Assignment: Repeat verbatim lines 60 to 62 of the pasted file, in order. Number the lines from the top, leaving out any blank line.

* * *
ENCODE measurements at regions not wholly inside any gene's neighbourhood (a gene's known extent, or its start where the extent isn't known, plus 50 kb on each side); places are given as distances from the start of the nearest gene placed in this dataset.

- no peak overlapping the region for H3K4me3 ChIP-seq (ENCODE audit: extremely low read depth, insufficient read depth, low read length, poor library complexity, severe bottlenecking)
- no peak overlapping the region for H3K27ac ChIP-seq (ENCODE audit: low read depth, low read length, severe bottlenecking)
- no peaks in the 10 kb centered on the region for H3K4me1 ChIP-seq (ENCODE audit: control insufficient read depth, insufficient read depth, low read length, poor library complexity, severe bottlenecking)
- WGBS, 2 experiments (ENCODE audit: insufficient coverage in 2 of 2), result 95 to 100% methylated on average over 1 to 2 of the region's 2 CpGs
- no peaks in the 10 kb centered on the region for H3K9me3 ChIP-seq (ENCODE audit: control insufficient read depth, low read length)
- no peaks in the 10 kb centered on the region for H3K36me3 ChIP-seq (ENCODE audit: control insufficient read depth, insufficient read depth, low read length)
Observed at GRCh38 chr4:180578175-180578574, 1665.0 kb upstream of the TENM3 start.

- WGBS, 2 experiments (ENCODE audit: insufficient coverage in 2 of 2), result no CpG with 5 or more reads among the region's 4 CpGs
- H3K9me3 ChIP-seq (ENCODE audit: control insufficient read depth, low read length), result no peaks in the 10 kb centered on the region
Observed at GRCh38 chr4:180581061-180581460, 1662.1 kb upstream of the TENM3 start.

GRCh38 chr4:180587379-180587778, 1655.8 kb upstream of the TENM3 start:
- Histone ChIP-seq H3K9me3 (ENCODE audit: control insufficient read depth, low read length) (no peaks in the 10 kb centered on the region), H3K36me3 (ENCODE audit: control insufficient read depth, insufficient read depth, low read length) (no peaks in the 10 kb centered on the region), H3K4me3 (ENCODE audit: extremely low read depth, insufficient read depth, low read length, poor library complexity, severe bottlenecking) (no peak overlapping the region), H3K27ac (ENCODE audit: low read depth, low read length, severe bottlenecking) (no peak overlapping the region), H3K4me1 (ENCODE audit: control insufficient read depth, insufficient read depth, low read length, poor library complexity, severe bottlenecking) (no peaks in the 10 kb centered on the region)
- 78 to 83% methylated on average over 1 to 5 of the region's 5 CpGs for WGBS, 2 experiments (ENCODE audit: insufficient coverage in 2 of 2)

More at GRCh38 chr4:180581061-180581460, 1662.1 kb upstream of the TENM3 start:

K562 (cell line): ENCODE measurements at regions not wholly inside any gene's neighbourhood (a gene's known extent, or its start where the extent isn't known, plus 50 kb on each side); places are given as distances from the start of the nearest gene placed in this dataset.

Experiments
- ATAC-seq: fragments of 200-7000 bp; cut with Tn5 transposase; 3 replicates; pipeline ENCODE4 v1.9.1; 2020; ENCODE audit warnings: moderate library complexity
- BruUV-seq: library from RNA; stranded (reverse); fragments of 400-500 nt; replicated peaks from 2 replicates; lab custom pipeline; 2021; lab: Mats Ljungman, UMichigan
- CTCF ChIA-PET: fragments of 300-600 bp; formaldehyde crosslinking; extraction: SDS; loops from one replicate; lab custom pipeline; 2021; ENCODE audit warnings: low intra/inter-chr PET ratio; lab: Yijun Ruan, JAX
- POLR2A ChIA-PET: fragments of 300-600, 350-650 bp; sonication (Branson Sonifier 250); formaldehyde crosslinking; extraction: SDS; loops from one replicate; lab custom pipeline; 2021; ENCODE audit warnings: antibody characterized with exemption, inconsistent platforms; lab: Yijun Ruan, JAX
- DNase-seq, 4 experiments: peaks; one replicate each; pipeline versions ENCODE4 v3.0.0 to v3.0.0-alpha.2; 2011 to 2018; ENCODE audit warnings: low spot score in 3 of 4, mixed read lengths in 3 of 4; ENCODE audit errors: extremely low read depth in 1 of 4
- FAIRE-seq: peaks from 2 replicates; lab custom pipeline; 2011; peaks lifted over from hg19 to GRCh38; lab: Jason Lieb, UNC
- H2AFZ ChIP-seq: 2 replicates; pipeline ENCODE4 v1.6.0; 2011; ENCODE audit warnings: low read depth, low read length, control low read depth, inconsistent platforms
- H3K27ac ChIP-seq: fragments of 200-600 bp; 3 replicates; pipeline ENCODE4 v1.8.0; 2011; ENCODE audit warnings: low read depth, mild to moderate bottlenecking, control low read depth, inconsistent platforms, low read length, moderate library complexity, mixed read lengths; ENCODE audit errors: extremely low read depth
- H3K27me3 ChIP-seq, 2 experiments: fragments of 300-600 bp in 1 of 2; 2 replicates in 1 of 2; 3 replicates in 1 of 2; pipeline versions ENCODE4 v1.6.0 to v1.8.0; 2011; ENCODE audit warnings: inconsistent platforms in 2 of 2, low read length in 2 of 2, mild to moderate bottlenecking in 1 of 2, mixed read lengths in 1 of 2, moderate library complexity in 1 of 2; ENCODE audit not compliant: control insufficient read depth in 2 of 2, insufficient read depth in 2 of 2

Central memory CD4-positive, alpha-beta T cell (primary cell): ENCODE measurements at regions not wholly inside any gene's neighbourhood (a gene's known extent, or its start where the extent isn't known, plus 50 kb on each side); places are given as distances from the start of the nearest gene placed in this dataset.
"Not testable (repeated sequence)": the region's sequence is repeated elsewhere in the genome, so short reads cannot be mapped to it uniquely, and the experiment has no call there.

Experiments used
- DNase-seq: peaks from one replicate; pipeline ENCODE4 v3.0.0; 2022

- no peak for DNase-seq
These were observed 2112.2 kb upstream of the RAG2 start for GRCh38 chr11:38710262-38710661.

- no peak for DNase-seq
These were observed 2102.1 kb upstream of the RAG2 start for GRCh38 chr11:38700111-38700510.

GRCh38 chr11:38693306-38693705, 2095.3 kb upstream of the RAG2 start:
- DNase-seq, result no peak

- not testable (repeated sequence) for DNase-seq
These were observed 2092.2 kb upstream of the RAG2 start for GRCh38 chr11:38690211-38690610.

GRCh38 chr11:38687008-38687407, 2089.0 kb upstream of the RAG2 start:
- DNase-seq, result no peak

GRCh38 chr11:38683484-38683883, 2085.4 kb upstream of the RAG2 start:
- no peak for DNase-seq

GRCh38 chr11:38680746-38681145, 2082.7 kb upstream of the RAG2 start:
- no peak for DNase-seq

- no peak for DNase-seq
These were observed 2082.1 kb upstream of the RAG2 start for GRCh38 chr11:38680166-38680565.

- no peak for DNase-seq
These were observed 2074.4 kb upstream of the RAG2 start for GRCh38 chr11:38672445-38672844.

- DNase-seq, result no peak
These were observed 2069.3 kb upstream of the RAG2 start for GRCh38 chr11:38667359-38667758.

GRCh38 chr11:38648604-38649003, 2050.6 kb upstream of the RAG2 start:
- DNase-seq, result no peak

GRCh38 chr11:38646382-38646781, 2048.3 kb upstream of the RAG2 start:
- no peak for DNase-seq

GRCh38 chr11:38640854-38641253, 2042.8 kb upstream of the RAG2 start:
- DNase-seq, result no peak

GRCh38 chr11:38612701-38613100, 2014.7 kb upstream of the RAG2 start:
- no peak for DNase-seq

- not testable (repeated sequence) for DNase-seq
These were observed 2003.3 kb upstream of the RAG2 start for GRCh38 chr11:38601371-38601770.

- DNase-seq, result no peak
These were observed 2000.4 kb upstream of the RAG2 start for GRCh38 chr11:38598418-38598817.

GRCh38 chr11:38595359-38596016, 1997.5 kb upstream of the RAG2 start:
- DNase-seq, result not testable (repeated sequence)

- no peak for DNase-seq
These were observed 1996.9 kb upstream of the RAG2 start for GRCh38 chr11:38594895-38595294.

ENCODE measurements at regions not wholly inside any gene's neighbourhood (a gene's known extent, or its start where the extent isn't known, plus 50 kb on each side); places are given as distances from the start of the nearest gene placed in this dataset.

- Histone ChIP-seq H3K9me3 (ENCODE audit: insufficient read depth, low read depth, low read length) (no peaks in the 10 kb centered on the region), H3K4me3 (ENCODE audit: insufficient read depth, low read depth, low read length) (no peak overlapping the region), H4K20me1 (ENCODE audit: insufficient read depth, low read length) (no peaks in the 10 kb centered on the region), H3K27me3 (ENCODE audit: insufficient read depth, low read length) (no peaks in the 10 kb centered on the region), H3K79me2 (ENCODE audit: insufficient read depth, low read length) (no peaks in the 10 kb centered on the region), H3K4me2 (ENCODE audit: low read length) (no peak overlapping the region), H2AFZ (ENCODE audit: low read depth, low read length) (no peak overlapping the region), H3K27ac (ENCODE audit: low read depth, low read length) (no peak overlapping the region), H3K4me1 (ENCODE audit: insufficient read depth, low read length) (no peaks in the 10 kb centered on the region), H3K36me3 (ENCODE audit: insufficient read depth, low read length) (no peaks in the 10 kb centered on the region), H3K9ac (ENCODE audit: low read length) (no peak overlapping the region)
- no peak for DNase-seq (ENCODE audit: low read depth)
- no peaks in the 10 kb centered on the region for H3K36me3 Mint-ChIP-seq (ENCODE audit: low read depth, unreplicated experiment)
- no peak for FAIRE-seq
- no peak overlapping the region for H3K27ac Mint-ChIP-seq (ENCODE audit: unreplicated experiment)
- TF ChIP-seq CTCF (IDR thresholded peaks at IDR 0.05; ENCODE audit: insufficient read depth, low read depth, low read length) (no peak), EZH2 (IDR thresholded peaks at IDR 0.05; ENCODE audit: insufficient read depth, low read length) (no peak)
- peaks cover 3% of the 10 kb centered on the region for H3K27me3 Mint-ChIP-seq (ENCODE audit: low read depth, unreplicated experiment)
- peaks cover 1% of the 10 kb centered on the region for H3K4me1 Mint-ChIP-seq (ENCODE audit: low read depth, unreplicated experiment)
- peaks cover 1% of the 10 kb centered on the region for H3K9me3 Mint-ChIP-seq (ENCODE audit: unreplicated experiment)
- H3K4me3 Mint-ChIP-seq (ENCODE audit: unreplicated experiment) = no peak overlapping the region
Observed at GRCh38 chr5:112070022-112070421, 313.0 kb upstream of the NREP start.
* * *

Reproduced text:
These were observed 2003.3 kb upstream of the RAG2 start for GRCh38 chr11:38601371-38601770.

- DNase-seq, result no peak
These were observed 2000.4 kb upstream of the RAG2 start for GRCh38 chr11:38598418-38598817.